How Financial Stress Affects Your Health

Everyone has some level of stress that negatively affects their life. We feel stress from our jobs, friends, social groups, and even our families. The severity varies for each of us, but we all know the feeling of pressure stress brings. When that stress is financial, it affects other areas of our life and can create problems by negatively affecting our physical and mental health.

So many of us are financially stressed from living paycheck to paycheck, having inadequate retirement savings, being burdened by debt, and being forced to pay higher prices for essentials including food, housing, and healthcare. With all of these financial stressors, how can we protect our health?

Begin by closely monitoring your individual situation. Recognize signs like lack of sleep, irritability, anger, and poor concentration. Other troublesome signs can be excessive drinking, drug use, overeating, lack of proper nutrition, and lack of exercise. Monitor how you feel about your financial issues and realize that the financial stress you’re under may become detrimental to your health.

Proper management of the signs of stress you find is crucial, so try to counter the negative aspects of your personal financial stress on your health. Prioritize making time to see a doctor to manage your risks of heart disease, ulcers, migraines, sleep disturbances, diabetes, and other physical health issues.

Individuals with debt-related stress are often more likely to have mental health issues, especially depression, anxiety, and psychotic disorders. Such issues are now at the forefront of health-related conversations, so more people actively seek help with their mental health. Seeking help is a key to both your mental and physical well-being. Though it will cost you some time and money, visiting a doctor to manage your health is an absolute must. Otherwise, poor health will start causing you further financial woes if illness causes you to miss work or if you become unable to deal with finances due to deteriorating mental health.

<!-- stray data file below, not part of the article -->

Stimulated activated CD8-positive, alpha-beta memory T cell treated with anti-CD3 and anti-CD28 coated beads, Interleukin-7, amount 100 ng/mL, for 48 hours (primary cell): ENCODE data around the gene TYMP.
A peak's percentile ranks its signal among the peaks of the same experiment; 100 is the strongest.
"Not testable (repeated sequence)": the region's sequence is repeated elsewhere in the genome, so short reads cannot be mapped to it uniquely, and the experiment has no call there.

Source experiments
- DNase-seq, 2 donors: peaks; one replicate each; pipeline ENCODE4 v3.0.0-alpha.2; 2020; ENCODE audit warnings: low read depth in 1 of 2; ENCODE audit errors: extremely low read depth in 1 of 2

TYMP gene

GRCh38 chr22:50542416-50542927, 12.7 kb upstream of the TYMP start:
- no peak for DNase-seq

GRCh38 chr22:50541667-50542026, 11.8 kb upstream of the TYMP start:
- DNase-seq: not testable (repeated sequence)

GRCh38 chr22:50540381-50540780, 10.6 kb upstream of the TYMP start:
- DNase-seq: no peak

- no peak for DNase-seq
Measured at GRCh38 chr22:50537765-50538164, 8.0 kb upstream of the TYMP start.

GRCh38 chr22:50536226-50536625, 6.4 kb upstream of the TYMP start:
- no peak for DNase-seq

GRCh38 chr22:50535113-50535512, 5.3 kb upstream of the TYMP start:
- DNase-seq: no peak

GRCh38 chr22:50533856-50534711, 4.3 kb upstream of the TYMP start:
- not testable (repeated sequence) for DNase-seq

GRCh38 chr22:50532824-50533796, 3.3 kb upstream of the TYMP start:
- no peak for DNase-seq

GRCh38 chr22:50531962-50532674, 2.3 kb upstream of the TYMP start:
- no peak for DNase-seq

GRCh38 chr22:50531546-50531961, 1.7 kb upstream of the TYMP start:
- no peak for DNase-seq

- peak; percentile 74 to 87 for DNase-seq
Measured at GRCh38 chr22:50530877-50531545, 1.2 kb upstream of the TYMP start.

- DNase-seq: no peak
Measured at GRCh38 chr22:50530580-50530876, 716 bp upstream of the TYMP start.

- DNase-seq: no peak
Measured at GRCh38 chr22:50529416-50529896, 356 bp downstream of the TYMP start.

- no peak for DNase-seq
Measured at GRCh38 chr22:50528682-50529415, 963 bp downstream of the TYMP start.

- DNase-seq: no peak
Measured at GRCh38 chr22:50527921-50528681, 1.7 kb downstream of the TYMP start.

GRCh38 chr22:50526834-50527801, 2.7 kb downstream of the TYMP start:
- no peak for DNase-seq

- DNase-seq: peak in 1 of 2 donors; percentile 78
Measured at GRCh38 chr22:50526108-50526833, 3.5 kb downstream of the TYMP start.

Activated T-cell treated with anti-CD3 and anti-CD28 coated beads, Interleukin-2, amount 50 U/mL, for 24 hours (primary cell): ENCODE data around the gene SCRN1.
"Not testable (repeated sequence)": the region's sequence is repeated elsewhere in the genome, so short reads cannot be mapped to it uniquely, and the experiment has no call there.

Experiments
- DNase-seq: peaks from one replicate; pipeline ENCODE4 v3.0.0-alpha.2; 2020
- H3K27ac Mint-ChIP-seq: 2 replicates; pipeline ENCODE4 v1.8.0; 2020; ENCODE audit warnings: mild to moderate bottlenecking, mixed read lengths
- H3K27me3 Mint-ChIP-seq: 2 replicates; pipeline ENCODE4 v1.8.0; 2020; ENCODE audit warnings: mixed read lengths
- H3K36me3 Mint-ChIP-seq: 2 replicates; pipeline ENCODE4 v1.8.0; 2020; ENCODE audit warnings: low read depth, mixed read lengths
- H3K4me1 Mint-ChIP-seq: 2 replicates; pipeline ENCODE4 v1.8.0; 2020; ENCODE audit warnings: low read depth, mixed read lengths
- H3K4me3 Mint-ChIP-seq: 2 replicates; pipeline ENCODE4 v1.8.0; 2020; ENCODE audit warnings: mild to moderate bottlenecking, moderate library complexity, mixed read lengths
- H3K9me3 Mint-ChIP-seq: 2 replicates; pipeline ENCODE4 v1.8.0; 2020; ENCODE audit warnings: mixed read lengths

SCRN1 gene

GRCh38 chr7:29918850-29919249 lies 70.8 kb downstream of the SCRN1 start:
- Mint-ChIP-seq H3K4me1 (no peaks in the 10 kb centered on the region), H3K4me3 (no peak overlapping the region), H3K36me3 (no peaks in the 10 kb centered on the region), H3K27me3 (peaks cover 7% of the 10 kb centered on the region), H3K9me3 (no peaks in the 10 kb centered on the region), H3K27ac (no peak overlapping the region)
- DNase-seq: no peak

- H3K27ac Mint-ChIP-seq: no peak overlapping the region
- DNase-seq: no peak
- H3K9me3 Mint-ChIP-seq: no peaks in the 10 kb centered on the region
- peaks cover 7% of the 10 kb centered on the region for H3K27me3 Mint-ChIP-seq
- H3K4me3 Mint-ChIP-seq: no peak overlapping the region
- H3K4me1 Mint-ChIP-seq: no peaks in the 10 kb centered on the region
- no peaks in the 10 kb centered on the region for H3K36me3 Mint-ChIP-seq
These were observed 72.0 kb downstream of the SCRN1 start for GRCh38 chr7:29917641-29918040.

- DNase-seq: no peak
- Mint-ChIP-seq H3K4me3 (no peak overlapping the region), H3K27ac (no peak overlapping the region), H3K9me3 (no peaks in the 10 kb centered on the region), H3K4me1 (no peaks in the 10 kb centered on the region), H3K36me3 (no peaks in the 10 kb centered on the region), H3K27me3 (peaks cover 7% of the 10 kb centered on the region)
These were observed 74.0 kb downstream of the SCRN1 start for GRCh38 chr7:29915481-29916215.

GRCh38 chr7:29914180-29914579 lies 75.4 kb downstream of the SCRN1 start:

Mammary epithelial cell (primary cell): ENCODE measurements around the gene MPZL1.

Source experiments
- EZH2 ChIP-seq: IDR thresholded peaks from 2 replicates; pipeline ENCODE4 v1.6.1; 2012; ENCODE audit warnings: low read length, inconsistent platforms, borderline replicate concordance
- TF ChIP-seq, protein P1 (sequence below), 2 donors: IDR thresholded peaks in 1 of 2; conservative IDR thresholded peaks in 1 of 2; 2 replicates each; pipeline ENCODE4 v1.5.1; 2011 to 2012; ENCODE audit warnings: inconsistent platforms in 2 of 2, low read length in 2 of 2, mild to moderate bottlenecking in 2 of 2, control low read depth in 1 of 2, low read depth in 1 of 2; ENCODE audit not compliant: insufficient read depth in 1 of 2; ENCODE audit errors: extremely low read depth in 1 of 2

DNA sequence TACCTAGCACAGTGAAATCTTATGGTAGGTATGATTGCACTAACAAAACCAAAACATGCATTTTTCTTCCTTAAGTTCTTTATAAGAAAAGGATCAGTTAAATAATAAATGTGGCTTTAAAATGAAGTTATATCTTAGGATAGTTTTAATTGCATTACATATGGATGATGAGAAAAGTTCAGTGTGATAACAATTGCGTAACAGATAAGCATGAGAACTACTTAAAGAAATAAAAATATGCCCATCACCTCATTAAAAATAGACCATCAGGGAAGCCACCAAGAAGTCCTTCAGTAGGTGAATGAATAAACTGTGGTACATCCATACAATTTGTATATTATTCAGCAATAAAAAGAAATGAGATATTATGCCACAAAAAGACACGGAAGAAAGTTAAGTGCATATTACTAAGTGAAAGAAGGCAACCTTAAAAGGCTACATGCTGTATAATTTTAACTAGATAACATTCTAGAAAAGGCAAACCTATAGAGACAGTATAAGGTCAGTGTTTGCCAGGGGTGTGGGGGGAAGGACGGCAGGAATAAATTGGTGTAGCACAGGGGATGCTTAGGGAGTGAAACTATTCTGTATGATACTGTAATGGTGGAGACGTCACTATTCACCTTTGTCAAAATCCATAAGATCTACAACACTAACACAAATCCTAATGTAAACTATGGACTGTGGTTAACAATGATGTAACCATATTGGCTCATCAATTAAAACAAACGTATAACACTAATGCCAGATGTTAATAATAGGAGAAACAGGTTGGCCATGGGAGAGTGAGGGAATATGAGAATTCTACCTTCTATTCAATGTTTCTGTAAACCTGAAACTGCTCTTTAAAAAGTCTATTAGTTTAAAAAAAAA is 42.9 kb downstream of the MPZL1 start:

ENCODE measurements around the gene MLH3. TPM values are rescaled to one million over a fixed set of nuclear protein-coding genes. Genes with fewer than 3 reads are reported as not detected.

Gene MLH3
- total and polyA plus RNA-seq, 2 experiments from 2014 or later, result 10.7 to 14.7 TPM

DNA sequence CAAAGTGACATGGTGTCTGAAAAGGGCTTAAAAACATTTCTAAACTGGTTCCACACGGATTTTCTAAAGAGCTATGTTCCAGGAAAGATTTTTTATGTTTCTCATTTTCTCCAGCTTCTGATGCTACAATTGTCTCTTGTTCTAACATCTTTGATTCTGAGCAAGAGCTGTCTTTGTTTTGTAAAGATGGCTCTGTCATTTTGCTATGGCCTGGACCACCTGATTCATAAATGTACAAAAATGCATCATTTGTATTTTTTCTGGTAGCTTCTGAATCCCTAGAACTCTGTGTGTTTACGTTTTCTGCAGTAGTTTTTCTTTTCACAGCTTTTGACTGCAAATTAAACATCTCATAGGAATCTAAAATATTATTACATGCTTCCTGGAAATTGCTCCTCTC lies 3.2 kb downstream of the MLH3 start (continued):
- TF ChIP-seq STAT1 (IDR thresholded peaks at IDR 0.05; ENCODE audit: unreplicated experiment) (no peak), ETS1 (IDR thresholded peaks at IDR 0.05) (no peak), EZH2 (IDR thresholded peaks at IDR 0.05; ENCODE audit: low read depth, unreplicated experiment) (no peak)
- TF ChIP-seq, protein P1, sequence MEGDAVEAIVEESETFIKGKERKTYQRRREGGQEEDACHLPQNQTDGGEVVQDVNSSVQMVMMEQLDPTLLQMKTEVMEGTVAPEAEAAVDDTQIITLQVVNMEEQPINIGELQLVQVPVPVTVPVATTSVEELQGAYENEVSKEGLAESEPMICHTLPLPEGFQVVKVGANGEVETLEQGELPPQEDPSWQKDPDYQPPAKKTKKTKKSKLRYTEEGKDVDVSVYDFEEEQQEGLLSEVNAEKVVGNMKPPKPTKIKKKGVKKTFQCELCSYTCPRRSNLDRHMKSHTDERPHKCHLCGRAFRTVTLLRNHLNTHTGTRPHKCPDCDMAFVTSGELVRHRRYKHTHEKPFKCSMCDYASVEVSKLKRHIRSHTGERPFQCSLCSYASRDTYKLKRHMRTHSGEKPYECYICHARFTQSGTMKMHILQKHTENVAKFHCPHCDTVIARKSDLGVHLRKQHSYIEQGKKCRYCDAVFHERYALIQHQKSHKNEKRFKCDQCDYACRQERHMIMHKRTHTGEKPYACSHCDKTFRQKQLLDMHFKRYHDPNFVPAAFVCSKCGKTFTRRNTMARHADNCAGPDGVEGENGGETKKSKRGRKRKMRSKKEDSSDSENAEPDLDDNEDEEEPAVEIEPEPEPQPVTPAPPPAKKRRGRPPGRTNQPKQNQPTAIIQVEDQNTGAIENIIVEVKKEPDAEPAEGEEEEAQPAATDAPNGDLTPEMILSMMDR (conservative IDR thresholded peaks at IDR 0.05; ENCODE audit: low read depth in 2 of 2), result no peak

Once you have consulted a physician, addressed medical concerns, and created a plan toward good health, you have a great foundation to build on and maintain. Getting healthy will positively affect your life and allow you to better deal with your financial stress. However, it will not make that stress disappear. There will likely still be day to day financial stress that has to be dealt with in order to avoid any setbacks for your health.

Do your best to maintain positive habits to cope with financial stress like getting plenty of rest, eating as healthy as possible, and exercising regularly. Try low cost or free methods of reducing stress like engaging in more quality time with family and friends, finding hobbies you enjoy, or taking time alone to recharge.

Financial stress affects us all somehow, but we can take control of how we deal with it and do our very best to not let it damage our health and well-being. Taking control often means finding solutions in the form of a loan. If family or traditional banks aren’t options some find relief in the form of short term loans. If a short-term loan would ease your stress levels, look into

The symptoms associated with this kind of stress can sometimes be alleviated by getting a few pressing matters taken care of. When stress levels decrease we can get back to our higher functioning activities and work through the issues that need our attention more readily.

Author: Madison Sanchez